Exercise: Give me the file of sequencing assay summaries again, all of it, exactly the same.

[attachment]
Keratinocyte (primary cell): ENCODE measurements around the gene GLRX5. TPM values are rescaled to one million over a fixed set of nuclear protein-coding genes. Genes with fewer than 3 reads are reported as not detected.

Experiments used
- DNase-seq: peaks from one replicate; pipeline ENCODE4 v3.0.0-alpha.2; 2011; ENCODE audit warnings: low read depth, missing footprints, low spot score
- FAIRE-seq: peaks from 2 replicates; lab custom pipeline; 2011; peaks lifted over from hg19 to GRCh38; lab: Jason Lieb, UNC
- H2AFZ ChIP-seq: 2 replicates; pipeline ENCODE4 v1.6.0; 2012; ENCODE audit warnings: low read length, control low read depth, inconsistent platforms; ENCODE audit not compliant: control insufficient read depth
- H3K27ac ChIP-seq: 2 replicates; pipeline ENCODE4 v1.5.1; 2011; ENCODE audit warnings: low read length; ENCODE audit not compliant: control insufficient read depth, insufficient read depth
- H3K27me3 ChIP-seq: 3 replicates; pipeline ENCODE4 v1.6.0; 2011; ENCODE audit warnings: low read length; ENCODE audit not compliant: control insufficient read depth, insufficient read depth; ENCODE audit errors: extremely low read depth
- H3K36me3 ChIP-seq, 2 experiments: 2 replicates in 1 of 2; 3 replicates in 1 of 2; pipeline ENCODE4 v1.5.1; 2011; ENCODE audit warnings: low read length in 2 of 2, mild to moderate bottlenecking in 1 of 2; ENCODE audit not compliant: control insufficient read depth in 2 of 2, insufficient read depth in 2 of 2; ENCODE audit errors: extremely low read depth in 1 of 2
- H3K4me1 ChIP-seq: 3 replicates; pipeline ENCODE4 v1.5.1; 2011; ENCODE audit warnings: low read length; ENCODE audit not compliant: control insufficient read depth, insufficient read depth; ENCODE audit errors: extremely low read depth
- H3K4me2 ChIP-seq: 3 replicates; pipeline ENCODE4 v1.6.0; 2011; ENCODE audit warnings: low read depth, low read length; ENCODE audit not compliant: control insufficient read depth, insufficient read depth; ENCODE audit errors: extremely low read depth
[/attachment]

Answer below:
Keratinocyte (primary cell): ENCODE measurements around the gene GLRX5. TPM values are rescaled to one million over a fixed set of nuclear protein-coding genes. Genes with fewer than 3 reads are reported as not detected.

Experiments used
- DNase-seq: peaks from one replicate; pipeline ENCODE4 v3.0.0-alpha.2; 2011; ENCODE audit warnings: low read depth, missing footprints, low spot score
- FAIRE-seq: peaks from 2 replicates; lab custom pipeline; 2011; peaks lifted over from hg19 to GRCh38; lab: Jason Lieb, UNC
- H2AFZ ChIP-seq: 2 replicates; pipeline ENCODE4 v1.6.0; 2012; ENCODE audit warnings: low read length, control low read depth, inconsistent platforms; ENCODE audit not compliant: control insufficient read depth
- H3K27ac ChIP-seq: 2 replicates; pipeline ENCODE4 v1.5.1; 2011; ENCODE audit warnings: low read length; ENCODE audit not compliant: control insufficient read depth, insufficient read depth
- H3K27me3 ChIP-seq: 3 replicates; pipeline ENCODE4 v1.6.0; 2011; ENCODE audit warnings: low read length; ENCODE audit not compliant: control insufficient read depth, insufficient read depth; ENCODE audit errors: extremely low read depth
- H3K36me3 ChIP-seq, 2 experiments: 2 replicates in 1 of 2; 3 replicates in 1 of 2; pipeline ENCODE4 v1.5.1; 2011; ENCODE audit warnings: low read length in 2 of 2, mild to moderate bottlenecking in 1 of 2; ENCODE audit not compliant: control insufficient read depth in 2 of 2, insufficient read depth in 2 of 2; ENCODE audit errors: extremely low read depth in 1 of 2
- H3K4me1 ChIP-seq: 3 replicates; pipeline ENCODE4 v1.5.1; 2011; ENCODE audit warnings: low read length; ENCODE audit not compliant: control insufficient read depth, insufficient read depth; ENCODE audit errors: extremely low read depth
- H3K4me2 ChIP-seq: 3 replicates; pipeline ENCODE4 v1.6.0; 2011; ENCODE audit warnings: low read depth, low read length; ENCODE audit not compliant: control insufficient read depth, insufficient read depth; ENCODE audit errors: extremely low read depth